Ashraf is a PhD candidate in the School of Law, Society and Criminology at UNSW Sydney. His doctoral project aims to develop an intersectional methodological framework of transgender research in South Asian context.
Prior to his ongoing teaching career (at Jahangirnagar University, Bangladesh) spanning more than a decade in the field of English and Cultural studies, Ashraf had completed his MA in English Studies from the University of Bordeaux 3 (France) as an Erasmus scholar and BA and MA in English from University of Chittagong. In 2013, he undertook gender research project as a Scholar-in-residence at the Centre for Contemporary Theory (India) with a Ford scholarship.
Both an anglophone and a francophone, Ashraf taught courses like Postmodern literature, Critical theory and Applied linguistics, Advanced French, Translation studies, Psycholinguistics, and Postcolonial literature at both undergrad and postgraduate level. He has been closely involved in designing curriculum for English and French studies at tertiary level in Bangladesh and is an internationally accredited examiner for French higher diplomas.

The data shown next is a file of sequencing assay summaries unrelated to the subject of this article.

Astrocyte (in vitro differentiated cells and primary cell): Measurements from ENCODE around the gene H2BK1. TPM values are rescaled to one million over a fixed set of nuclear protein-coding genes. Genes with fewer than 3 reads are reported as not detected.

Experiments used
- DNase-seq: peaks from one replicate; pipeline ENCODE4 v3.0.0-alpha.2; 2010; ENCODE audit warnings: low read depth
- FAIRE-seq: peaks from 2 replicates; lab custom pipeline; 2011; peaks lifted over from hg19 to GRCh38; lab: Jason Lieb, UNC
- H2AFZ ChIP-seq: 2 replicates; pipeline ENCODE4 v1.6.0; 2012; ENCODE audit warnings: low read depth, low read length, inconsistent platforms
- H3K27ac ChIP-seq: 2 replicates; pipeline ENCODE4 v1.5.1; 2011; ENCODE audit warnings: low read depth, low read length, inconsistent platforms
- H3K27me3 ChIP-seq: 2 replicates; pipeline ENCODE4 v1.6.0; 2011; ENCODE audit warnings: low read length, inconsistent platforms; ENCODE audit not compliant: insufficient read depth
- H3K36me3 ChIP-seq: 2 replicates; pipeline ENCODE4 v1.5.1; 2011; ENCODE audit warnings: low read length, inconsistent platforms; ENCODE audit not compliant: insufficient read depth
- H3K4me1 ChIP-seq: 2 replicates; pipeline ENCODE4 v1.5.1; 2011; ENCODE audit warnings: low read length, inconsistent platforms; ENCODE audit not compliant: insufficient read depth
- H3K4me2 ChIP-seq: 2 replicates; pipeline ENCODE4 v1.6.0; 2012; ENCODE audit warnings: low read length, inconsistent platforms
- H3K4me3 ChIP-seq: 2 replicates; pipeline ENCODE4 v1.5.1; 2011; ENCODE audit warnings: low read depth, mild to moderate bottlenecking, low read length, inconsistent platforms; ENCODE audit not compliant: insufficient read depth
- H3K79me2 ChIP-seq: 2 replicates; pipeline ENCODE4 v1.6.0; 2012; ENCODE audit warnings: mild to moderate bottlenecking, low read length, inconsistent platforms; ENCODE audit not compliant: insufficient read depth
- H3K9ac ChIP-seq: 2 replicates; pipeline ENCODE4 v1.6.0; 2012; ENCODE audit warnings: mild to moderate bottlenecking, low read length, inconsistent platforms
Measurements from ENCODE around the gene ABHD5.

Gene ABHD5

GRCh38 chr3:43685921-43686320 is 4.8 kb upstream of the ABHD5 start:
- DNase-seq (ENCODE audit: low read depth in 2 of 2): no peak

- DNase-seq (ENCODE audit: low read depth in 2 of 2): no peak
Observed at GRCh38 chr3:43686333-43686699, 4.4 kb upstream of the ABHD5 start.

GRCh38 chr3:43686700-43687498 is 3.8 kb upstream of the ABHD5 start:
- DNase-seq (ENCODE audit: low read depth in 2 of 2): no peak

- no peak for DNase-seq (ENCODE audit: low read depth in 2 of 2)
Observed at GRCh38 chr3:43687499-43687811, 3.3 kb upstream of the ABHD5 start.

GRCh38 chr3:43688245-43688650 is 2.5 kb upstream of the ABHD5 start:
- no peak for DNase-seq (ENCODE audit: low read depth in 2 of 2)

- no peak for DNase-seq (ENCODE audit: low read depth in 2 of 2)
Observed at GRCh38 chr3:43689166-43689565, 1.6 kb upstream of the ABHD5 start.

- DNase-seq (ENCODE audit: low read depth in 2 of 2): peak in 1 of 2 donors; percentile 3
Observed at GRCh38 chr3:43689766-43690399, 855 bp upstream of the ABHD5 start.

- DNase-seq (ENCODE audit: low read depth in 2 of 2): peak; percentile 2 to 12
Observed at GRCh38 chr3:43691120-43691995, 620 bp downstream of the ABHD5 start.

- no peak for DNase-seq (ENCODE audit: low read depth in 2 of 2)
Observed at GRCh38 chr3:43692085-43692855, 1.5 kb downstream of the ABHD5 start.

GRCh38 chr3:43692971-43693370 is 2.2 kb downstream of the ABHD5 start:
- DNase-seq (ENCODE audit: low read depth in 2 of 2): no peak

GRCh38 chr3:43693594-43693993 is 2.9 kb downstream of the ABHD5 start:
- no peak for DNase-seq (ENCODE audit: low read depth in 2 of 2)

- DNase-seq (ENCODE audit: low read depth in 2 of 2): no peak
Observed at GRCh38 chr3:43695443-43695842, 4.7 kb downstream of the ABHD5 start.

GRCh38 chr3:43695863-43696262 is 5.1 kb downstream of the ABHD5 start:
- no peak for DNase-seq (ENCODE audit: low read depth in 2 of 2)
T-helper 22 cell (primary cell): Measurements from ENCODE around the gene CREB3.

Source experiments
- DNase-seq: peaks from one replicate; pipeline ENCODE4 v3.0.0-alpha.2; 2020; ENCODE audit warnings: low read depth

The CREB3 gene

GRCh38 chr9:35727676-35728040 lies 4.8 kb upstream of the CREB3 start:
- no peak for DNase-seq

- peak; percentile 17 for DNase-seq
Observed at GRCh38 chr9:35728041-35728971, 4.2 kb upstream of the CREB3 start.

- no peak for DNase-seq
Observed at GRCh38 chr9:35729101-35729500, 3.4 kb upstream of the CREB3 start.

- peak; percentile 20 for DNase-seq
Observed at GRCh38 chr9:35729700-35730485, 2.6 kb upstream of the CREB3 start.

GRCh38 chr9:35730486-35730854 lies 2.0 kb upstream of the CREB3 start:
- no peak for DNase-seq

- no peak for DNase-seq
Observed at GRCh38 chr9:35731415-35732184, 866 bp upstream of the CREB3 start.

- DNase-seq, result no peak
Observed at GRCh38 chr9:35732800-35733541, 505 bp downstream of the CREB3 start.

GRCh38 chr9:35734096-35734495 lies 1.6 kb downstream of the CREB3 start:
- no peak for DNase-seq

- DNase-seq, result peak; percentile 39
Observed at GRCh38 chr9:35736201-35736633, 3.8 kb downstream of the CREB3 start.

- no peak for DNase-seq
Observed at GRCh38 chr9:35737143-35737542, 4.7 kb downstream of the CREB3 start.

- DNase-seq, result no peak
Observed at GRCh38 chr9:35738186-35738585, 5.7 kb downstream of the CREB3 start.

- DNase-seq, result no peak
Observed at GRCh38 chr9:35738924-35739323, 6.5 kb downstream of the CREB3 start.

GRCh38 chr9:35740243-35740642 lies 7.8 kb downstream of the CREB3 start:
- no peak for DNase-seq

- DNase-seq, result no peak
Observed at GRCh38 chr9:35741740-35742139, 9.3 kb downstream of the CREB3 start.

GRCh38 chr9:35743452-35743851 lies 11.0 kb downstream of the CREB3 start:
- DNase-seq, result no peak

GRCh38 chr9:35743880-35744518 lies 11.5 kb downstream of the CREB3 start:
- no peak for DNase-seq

Defining South Asian Transgenderism: Quest for a Queer Methodology through Disability Studies
My doctoral research project aims at developing a South Asian transgender research framework accommodating an intersectional perspective in investigating its epistemological and ontological research questions involving the hijras. Informed by a decolonizing methodological approach, this research aims to locate the socio-anthropological and political nuances of transgender identity in Bangladesh.
Andy Kaladelfos (Scholl of Law, Society and Criminology); Joyce Wu (School of Social Sciences)
Gender and sexuality studies, Critical posthumanism, Intersectionality, Spatial criticism, Critical pedagogy, Social and cultural anthropology.